OpenJurist

428 F2d 811 Green v. School Board of City of Roanoke Virginia

428 F.2d 811

Cynthia D. GREEN and others including Michael DeWayne Law and Kirk Anthony Law, infants, by Maynard Law and Vernice Law, their parents and next friends, et al., Appellants,
v.
The SCHOOL BOARD OF the CITY OF ROANOKE, VIRGINIA, et al., Appellees.

No. 14335.

United States Court of Appeals, Fourth Circuit.

Argued May 6, 1970.

Decided June 17, 1970.

S. W. Tucker, Richmond, Va. (Henry L. Marsh, III, and Hill, Tucker & Marsh, Richmond, Va; George W. Harris, Jr., Jack Greenberg, James M. Nabrit, III, and Norman Chachkin, New York City, on the brief), for appellants.

James N. Kincanon, City Atty., and H. Ben Jones Asst. City Atty., City of Roanoke, for appellees.

Before BRYAN and CRAVEN, Circuit Judges, and JONES, District Judge.

PER CURIAM:

1

Narrating the deficiencies of Roanoke's plan for desegregation of its public schools would serve no useful purpose. In light of current decisions of the Supreme Court, Alexander v. Holmes Co. Bd. of Ed., 396 U.S. 19, 90 S.Ct. 29, 24 L.Ed.2d 19 (1969); Green v. County School Bd. of New Kent County, 391 U.S. 430, 435, 88 S.Ct. 1689, 20 L.Ed.2d 716 (1968); and Monroe v. Board of Commissioners, 391 U.S. 450, 88 S.Ct. 1700, 20 L.Ed.2d 733 (1968), it is clear that the school board has failed to dismantle its dual school system and is not presently operating a unitary system.

2

The Chief Justice has said that the Supreme Court has not yet authoritatively and finally decided whether "any particular racial balance must be achieved in the schools; to what extent school districts and zones may or must be altered as a constitutional matter; to what extent transportation may or must be provided to achieve the ends sought by prior holdings of the Court." Northcross v. Board of Ed. of Memphis, 397 U.S. 232, 237, 90 S.Ct. 891, 893, 25 L.Ed.2d 246 (1970) (Burger, C. J., concurring). Even so, and even if the board's default is attributable in part thereto, we think the school board's position that Booker T. Washington Junior High School, for example, is an integrated school because it has one white student attending with 424 Negro students, and that Woodrow Wilson Junior High School is integrated because its student body consists of one Negro with the remaining students white, is simply untenable. That other schools, such as Monroe Junior High (364 Negroes to 866 whites) and Fleming High School (245 Negroes to 1,204 whites), are fully integrated does not, we think, achieve a unitary school system without more.

3

We believe Swann v. Charlotte-Mecklenburg Bd. of Ed., 431 F.2d 138 (4th Cir. Nos. 14,517; 14,518; May 26, 1970), controls this school case. Pursuant to Judge Butzner's majority opinion in that case we remand to the district judge with these instructions:

4

I. The district court shall direct the school board to prepare and file a new plan for achieving a unitary school system by July 15, 1970. To this end the board should consider consulting with and seeking the assistance of the Department of Health, Education and Welfare.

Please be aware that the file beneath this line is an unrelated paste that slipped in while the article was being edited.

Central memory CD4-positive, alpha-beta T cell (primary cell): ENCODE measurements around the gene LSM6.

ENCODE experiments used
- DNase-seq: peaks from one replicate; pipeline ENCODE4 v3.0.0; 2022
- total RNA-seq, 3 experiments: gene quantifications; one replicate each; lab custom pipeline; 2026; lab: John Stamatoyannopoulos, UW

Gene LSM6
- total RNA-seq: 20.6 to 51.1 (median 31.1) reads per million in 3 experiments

5

II. Plaintiffs will file their exceptions to the plan, if any, by July 22, 1970, and the district court shall promptly conduct all necessary hearings, so that the plan will actually go into effect upon the opening of school next fall.

6

III. The district court shall consider and approve a plan as soon as possible, so that it may be fully implemented upon the opening of the fall session of school. Such plan will remain in full force and effect regardless of appeal, unless and until it is modified by an order of this court, Nesbit v. Statesville City Bd. of Ed., 418 F.2d 1040, 1043 (4th Cir. 1969).

7

IV. The school board in devising its plan and the district court in considering whether or not it is adequate must explore every reasonable method of desegregation, including rezoning, pairing, grouping, school consolidation, and transportation, including a majority to minority transfer plan. In short, any and all reasonable means to dismantle the dual system and eliminate racial characteristics in the Roanoke schools must be utilized, so that "no person is to be effectively excluded from any school because of race or color." Alexander v. Holmes Co. Bd. of Ed., 396 U.S. 19, 90 S.Ct. 29, 24 L.Ed.2d 19 (1969).

8

V. With respect to faculty, the district court shall require that teachers be assigned "so that the ratio of black teachers to white teachers in each school will be approximately the same as the ratio of black teachers to white teachers in the entire school system." United States v. Montgomery Co. Bd. of Ed., 395 U.S. 225, 232, 89 S.Ct. 1670, 23 L.Ed.2d 263 (1969); Swann v. Charlotte-Mecklenburg Bd. of Ed., 431 F.2d 138, 140 n. 1 (4th Cir. Nos. 14,517; 14,518; May 26, 1970); Nesbit v. Statesville City Bd. of Ed., 418 F.2d 1040, 1042 (4th Cir. 1969).

9

VI. Finally, appellants shall recover their costs.

10

Reversed and remanded.

ALBERT V. BRYAN, Circuit Judge (concurring):

11

I join in the foregoing decision but adhere to the view expressed in my dissent in Swann v. Charlotte-Mechlenburg Board of Education, that busing may validly be required to achieve integration, but as yet is not compellable to achieve a racial balance. To me there is a marked distinction. Integration may be fairly and justly effectuated and exist without equation or a fixed ratio of the racial population in the schools.